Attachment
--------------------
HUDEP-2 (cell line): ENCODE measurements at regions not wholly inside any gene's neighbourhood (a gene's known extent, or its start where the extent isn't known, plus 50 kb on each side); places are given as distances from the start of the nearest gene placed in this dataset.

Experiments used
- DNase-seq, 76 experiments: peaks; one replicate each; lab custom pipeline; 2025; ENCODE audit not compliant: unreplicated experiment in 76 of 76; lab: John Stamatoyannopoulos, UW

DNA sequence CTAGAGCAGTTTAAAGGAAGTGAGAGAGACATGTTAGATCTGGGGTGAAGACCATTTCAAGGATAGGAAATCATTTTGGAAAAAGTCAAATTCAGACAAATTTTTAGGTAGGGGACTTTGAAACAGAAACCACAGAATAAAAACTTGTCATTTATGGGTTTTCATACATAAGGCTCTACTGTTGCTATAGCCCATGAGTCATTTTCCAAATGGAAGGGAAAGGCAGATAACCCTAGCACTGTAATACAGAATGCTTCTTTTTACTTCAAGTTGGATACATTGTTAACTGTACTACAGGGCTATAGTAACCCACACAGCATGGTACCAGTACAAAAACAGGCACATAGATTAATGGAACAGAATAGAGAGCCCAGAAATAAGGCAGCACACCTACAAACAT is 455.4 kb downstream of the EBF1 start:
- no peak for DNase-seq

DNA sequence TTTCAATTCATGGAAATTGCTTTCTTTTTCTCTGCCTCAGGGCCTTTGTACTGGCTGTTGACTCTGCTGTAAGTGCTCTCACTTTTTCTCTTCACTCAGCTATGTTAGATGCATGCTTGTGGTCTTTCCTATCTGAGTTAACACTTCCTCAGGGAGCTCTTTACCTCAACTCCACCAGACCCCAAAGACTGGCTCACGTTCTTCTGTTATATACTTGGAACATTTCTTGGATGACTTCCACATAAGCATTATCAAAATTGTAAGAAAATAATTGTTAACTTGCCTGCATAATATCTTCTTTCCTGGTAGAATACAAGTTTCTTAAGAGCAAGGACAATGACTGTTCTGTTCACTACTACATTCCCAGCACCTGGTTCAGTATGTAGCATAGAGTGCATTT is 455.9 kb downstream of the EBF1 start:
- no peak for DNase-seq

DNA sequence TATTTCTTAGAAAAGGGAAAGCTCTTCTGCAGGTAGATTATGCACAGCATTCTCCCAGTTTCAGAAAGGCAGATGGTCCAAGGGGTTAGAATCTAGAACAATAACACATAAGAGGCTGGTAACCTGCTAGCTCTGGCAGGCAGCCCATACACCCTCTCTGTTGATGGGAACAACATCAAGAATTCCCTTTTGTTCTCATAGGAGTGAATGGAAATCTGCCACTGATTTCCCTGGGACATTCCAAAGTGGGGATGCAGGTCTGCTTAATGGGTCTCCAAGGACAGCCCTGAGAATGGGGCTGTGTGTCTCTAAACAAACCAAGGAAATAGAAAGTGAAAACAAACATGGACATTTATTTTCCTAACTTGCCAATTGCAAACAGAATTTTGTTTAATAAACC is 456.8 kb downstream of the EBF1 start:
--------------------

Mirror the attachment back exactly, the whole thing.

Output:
HUDEP-2 (cell line): ENCODE measurements at regions not wholly inside any gene's neighbourhood (a gene's known extent, or its start where the extent isn't known, plus 50 kb on each side); places are given as distances from the start of the nearest gene placed in this dataset.

Experiments used
- DNase-seq, 76 experiments: peaks; one replicate each; lab custom pipeline; 2025; ENCODE audit not compliant: unreplicated experiment in 76 of 76; lab: John Stamatoyannopoulos, UW

DNA sequence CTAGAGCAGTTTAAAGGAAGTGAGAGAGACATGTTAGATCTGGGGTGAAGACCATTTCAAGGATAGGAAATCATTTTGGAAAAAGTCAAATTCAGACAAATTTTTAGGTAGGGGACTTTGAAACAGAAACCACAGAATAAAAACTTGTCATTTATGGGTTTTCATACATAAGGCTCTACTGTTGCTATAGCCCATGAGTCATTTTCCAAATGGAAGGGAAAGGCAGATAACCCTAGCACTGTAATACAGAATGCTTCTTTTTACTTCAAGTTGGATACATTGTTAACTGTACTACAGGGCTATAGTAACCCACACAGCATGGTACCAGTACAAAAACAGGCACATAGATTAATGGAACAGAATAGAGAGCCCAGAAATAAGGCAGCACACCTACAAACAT is 455.4 kb downstream of the EBF1 start:
- no peak for DNase-seq

DNA sequence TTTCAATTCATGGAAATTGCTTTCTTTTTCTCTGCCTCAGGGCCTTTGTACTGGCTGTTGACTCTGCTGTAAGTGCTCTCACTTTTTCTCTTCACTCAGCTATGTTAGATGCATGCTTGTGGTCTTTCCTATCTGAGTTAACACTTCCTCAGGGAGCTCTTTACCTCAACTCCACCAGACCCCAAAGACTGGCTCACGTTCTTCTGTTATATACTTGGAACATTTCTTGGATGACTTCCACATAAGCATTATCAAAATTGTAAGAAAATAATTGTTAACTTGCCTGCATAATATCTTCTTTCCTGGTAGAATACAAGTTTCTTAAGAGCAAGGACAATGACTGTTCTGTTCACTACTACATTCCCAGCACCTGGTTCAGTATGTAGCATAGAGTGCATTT is 455.9 kb downstream of the EBF1 start:
- no peak for DNase-seq

DNA sequence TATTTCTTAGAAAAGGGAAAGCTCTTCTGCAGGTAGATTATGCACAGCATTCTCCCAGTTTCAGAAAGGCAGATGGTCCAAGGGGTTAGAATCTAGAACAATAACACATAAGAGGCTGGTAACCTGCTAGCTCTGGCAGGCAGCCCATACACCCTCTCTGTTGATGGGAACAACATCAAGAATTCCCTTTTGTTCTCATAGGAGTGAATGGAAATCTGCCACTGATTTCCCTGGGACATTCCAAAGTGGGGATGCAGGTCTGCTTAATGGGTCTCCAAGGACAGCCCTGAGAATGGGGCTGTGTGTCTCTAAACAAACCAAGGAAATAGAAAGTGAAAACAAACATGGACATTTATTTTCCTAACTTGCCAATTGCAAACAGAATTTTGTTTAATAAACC is 456.8 kb downstream of the EBF1 start: